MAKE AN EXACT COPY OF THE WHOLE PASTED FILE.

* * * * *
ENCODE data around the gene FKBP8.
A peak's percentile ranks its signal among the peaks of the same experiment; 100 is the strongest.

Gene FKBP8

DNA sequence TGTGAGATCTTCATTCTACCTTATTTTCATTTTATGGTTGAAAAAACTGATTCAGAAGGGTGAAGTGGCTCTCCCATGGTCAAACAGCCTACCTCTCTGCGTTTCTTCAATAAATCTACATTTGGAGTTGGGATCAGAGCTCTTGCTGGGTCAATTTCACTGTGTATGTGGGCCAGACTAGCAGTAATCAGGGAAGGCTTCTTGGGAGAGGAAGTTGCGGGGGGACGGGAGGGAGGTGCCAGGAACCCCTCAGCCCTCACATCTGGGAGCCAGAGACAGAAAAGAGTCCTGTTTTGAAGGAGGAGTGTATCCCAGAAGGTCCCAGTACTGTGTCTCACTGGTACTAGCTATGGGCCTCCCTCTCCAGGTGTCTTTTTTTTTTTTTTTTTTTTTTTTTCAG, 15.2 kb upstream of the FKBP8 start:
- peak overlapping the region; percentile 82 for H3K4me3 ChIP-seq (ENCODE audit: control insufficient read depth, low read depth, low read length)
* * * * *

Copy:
ENCODE data around the gene FKBP8.
A peak's percentile ranks its signal among the peaks of the same experiment; 100 is the strongest.

Gene FKBP8

DNA sequence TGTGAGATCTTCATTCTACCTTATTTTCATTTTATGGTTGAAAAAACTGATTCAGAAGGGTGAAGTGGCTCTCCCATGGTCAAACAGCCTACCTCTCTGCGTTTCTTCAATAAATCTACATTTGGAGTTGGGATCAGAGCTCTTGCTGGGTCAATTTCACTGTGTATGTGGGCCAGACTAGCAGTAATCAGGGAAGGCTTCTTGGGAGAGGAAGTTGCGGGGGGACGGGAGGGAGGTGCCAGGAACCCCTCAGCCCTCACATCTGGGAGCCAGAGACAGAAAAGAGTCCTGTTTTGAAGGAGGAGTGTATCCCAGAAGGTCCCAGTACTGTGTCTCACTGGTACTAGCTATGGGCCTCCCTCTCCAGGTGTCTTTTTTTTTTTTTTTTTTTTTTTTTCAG, 15.2 kb upstream of the FKBP8 start:
- peak overlapping the region; percentile 82 for H3K4me3 ChIP-seq (ENCODE audit: control insufficient read depth, low read depth, low read length)